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The Franklin News-Post
P. O. Box 250
310 Main Street, SW
Rocky Mount, Virginia 24151
Fax: 540-483-8013

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Public safety director disagrees with EMT bill
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Daryl Hatcher

Monday, January 27, 2014

By K.A. WAGONER - Staff Writer

"If you have a shortage of doctors, are you going to tell medical students they can forget about two years of medical school?"

This question sums up Franklin County Director of Public Safety Daryl Hatcher's thoughts on a bill that would reduce the number of classroom hours for Emergency Medical Technicians (EMTs).

The bill, HB1010, would reduce the number of instruction hours for first responders (law enforcement, firefighters) from 63 to 40 hours and reduce the number of hours for EMTs from 154 to 80.

"That (the bill) would take us back to 1971 standards," Hatcher said.

Volunteer EMTs in Franklin County must meet the same standards as paid personnel to keep the level of patient care consistent.

"We all agree that we have to do more to attract volunteers," he added. "But there are better ways than reducing the training requirements for EMTs."

Updating the curriculum and teaching methodology to make it more volunteer friendly is the best approach, according to Hatcher.

"Few people have the luxury of spare time," he said. "Our EMT students spend two nights each week for six months in a classroom, as well as one weekend. Few people have that kind of free time."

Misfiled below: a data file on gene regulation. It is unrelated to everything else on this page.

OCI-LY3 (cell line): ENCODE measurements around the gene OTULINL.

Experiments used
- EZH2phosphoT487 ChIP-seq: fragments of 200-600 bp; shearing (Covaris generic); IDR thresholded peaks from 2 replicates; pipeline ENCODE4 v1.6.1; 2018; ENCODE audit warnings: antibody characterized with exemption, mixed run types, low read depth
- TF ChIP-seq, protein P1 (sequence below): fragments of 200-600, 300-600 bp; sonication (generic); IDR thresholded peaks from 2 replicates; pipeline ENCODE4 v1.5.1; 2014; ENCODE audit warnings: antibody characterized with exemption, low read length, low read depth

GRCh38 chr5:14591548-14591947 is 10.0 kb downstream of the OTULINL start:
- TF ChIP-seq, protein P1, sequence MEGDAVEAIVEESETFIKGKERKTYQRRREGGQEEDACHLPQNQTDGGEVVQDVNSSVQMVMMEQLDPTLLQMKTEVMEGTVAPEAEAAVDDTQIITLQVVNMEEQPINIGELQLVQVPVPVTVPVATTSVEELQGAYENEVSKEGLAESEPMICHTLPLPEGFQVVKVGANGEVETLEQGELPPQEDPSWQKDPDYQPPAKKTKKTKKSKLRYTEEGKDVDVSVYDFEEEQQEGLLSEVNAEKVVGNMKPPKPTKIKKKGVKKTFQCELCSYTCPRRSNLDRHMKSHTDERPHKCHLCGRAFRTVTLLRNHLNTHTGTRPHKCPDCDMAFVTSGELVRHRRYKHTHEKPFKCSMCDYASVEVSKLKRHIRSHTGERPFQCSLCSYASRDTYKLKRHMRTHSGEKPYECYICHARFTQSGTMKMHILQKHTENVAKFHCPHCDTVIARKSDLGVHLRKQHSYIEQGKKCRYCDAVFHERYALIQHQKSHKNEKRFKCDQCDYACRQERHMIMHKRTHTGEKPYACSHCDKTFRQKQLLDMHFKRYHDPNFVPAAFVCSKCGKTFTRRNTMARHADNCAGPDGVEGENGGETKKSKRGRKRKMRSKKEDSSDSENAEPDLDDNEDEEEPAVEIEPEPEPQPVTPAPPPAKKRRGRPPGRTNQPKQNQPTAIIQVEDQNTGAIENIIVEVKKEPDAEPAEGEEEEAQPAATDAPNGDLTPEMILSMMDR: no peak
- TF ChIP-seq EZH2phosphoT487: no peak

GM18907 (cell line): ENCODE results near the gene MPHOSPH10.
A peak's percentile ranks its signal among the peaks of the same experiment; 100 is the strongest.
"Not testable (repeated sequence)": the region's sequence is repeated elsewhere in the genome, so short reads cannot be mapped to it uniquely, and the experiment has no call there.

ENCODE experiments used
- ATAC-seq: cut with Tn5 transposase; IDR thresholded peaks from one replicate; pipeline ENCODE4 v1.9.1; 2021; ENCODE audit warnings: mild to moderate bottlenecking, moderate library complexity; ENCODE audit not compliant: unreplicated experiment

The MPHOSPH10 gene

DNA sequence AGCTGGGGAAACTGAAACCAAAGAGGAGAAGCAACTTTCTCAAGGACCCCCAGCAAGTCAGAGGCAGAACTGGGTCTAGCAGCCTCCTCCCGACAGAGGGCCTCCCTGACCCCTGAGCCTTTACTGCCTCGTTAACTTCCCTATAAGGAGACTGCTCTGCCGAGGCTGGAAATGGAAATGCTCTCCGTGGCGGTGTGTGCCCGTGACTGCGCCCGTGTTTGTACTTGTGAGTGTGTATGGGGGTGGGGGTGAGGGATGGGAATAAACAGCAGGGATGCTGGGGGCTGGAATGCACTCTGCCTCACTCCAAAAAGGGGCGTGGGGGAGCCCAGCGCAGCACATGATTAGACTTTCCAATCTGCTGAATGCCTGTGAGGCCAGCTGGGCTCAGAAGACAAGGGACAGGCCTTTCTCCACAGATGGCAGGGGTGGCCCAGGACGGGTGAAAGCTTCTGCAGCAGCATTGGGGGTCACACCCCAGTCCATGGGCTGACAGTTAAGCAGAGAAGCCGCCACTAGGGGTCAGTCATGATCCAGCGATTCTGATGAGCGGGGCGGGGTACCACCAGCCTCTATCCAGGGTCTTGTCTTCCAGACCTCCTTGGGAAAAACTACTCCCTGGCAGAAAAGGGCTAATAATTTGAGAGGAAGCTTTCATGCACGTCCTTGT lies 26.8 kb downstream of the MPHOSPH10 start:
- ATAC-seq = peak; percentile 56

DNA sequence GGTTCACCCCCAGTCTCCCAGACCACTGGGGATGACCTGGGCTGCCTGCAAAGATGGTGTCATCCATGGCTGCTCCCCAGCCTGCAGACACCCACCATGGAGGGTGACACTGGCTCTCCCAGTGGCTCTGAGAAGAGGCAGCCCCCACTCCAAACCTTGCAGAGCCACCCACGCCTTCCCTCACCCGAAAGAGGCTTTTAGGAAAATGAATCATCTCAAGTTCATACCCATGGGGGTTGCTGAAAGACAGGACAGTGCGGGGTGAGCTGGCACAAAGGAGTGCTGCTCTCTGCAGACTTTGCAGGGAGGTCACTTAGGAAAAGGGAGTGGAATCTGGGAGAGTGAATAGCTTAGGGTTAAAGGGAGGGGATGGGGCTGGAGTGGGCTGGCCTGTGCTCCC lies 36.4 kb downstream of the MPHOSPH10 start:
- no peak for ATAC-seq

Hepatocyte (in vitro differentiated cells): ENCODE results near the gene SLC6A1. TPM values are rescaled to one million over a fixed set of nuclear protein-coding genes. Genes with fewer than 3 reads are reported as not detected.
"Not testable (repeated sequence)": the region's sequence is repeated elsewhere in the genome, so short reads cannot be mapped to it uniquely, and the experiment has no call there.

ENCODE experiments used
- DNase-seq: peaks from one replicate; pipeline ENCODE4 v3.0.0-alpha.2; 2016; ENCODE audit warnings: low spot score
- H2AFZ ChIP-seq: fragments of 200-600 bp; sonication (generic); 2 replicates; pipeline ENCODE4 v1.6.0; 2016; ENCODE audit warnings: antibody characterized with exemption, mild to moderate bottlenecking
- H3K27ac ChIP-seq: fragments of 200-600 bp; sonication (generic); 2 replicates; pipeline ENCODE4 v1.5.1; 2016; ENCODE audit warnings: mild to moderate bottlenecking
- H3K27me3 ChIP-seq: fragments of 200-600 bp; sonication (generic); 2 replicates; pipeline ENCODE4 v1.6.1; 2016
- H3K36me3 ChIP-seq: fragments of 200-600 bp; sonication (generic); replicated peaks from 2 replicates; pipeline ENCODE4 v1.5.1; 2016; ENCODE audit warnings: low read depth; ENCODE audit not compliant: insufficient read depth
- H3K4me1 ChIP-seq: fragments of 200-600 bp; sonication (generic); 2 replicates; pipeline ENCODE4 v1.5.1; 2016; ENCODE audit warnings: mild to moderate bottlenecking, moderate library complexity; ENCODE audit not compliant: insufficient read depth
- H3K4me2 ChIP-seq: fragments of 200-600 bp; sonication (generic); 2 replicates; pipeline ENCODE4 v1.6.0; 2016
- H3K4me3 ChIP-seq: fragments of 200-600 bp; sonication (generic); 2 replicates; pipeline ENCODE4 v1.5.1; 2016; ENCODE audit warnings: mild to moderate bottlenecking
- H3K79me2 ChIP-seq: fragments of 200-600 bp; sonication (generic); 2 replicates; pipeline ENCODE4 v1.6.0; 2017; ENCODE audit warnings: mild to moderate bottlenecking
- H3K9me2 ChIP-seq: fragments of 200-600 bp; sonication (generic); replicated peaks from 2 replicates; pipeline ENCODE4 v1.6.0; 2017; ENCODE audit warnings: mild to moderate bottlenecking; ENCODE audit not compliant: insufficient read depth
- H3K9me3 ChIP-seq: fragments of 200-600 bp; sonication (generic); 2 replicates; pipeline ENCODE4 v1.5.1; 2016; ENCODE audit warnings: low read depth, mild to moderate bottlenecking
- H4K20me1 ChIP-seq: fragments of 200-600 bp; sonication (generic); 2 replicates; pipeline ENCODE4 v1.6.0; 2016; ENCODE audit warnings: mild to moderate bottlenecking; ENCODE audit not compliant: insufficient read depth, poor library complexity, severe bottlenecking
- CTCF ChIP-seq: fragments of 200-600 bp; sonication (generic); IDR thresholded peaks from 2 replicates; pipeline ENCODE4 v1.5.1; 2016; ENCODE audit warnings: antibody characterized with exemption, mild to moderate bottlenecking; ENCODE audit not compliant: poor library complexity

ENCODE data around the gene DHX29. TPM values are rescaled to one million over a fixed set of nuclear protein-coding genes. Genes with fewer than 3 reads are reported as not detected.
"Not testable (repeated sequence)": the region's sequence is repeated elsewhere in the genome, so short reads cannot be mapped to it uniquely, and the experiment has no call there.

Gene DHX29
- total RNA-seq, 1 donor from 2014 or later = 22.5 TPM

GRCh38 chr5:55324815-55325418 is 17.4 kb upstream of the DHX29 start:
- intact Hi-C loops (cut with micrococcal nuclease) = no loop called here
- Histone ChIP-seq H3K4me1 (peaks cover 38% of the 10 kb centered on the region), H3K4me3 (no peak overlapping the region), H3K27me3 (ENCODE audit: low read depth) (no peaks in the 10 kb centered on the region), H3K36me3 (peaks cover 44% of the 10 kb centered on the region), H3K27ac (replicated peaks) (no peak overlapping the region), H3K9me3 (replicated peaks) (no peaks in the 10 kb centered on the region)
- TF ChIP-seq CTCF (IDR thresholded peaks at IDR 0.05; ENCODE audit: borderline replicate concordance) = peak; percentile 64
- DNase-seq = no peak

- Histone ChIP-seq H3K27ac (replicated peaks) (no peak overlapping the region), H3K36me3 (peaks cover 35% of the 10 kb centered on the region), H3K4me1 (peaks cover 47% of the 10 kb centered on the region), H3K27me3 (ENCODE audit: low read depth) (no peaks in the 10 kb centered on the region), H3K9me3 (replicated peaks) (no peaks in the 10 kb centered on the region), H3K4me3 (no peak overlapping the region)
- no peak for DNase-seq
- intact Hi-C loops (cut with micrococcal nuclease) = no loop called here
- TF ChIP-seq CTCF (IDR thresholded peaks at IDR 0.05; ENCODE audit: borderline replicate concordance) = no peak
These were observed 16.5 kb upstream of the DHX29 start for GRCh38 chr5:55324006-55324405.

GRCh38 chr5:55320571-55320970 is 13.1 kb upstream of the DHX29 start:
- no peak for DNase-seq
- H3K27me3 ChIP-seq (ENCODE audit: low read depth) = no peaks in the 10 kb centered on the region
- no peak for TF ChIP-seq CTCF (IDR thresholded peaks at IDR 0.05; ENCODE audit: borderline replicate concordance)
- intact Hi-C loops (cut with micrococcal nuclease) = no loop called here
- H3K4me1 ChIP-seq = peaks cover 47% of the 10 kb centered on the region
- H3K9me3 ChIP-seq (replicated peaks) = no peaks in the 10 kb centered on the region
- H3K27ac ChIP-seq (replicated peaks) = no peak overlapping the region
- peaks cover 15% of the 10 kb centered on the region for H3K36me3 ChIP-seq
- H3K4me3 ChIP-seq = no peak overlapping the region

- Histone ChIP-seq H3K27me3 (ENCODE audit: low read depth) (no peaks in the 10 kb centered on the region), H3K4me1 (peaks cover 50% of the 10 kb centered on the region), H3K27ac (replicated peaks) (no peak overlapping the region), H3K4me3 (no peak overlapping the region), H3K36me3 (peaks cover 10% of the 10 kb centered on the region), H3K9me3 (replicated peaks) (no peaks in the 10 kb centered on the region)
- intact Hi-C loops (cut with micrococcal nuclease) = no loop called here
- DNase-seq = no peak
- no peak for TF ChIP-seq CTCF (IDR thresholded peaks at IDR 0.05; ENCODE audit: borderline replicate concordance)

"If we could incorporate distance learning and focus on the practical application in the classroom, it would be beneficial for our volunteers," Hatcher added. "We also need to make the curriculum more effective to increase our pass rates for national certification."

Reducing the training hours would also place Virginia's standards below the national certification requirements, meaning EMTs in Virginia would not be qualified to practice in other states.

"Reducing the instruction hours would place Virginia's standards below the national standards," Hatcher said. "Our students would not qualify for national certification."

In terms of volunteer recruitment, Hatcher said the EMT classes at Franklin County High School and the Health and Human Services classes at the Gereau Center, which include instruction in CPR and first-aid, have been a valuable tool for recruiting a new generation of volunteers.

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